News from Elsewhere II: This Time It's Polemical
I've done another guest post for Phil Sandifer's site, here. He wanted someone to put a case against the Moffat era before he proceeded to post his own thoughts about it. He asked me to provide and, despite the obvious dangers, I bravely agreed... to attack someone who can't answer back without looking like a massive prick. Still, I've done it before. Just never on a site with an actual readership. The scarier thing is how Phil's own subsequent posts will stamp all over me.
I've steered well clear of having a go at the man personally, which means I've not engaged with any of his troubling public statements. I've tried to argue from the texts.
Phil has called my post 'A Case for the Prosecution'. I'm glad he put "A" rather than "The", because - inevitably - my attempt will disappoint some of the many people who care about this issue, not least because I didn't have time to do much more than cobble together a (relatively) brief overview.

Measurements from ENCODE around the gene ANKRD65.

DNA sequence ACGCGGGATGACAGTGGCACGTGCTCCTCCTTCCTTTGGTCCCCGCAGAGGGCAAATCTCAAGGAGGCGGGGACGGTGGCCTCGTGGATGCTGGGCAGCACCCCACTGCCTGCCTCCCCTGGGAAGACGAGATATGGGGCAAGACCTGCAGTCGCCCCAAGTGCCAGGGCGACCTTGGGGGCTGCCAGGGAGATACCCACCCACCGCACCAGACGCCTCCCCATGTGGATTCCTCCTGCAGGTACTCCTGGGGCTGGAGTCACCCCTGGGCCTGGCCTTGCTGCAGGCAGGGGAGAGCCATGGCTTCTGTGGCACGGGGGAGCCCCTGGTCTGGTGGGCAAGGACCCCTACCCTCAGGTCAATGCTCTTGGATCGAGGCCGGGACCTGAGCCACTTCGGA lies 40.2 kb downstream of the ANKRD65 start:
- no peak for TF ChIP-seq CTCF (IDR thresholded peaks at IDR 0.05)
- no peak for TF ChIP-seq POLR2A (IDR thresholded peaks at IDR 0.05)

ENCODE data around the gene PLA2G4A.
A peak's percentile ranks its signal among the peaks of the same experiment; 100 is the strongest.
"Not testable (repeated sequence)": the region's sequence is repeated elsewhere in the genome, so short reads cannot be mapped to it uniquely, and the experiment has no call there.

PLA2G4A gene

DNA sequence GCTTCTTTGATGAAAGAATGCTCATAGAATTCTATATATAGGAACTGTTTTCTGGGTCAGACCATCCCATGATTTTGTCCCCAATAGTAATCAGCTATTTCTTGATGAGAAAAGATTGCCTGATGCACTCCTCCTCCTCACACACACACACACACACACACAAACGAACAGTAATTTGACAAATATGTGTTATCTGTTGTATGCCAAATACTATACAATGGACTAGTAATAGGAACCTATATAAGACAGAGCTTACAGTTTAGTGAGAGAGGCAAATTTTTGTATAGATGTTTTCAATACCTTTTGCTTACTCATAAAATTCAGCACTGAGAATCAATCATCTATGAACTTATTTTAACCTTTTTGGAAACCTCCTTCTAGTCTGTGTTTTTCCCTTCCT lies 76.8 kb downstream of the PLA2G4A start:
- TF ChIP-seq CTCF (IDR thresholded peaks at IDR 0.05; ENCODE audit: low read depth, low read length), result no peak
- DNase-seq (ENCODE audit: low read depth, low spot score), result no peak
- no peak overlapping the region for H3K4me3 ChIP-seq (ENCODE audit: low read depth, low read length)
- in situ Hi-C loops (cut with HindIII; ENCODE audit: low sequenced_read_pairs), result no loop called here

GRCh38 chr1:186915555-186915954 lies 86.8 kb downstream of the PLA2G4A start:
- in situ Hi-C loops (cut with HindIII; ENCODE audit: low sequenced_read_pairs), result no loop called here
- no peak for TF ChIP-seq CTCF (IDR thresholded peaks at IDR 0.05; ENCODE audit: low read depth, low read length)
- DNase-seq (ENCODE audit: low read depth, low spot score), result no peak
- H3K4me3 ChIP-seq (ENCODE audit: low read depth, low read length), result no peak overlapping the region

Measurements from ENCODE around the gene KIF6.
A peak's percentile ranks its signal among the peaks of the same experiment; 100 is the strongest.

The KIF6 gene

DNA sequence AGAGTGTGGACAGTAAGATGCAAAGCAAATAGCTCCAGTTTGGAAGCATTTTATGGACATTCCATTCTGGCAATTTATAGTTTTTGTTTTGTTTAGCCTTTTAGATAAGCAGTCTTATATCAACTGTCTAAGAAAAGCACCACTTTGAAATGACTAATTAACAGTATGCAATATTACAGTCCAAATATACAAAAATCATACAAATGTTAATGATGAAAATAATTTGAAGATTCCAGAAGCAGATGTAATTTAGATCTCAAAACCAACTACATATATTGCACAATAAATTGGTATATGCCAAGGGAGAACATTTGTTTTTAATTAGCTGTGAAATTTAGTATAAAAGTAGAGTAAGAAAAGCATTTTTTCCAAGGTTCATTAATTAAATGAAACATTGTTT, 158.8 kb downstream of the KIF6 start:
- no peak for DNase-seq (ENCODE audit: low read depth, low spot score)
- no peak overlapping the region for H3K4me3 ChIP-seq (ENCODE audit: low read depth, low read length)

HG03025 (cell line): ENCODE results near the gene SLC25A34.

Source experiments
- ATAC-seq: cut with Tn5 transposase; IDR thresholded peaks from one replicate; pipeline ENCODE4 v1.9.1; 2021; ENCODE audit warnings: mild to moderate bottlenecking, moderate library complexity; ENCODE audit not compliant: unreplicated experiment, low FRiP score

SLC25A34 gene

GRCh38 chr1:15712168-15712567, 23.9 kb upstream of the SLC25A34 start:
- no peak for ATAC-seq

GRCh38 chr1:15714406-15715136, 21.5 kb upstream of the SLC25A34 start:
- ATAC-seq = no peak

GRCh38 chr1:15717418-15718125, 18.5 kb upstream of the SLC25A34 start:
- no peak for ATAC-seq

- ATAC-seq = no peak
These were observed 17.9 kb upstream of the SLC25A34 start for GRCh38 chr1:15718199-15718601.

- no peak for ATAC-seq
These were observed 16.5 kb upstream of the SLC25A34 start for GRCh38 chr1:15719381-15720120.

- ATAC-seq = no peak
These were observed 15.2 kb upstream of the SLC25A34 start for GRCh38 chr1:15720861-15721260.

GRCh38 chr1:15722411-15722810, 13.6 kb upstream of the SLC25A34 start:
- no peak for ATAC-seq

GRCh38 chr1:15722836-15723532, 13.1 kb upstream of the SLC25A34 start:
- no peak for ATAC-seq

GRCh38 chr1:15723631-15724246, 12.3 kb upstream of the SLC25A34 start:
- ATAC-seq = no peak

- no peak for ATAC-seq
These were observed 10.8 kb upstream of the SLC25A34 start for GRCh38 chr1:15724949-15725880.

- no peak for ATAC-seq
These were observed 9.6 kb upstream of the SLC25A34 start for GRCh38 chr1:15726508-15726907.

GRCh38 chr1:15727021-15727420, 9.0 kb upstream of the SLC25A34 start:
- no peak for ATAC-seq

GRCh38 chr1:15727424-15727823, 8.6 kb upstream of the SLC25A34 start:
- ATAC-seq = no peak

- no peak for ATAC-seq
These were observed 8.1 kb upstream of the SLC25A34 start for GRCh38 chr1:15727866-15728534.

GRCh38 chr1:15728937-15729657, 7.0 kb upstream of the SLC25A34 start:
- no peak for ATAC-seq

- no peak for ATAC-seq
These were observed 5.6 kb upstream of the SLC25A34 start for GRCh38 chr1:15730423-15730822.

To me, this bit of writing will always be called the 'Anti-Moffat'. Not that I compare myself to Engels. In his Anti-Dühring, Engels not only wrote a blistering polemic, he also did the one thing that genuinely makes polemic valuable: he explained his own, alternative view. It became one of the most brilliant and inspiring elaborations of Marxism ever written. I, by contrast, have failed to even come away with something positive to say about what my favourite TV show should be like. I also failed - apart from the odd hint - to find space to put the Moffat era in its historical and political context, as the Who of late neoliberalism, ongoing crisis, backlash and austerity. (Maybe I'll put all that in the book.)
So, basically, it's just a whinge. But an entertaining one, I hope.
|Engels. Some people say Marxism wasn't as good after he took over.|
ADDITIONAL, 23/03/14: Richard Cooper, over at his blog 'Finger-Steepling and Sharks', also has an excellent essay about the issue of Moffat and sexism, here, which pre-dates mine.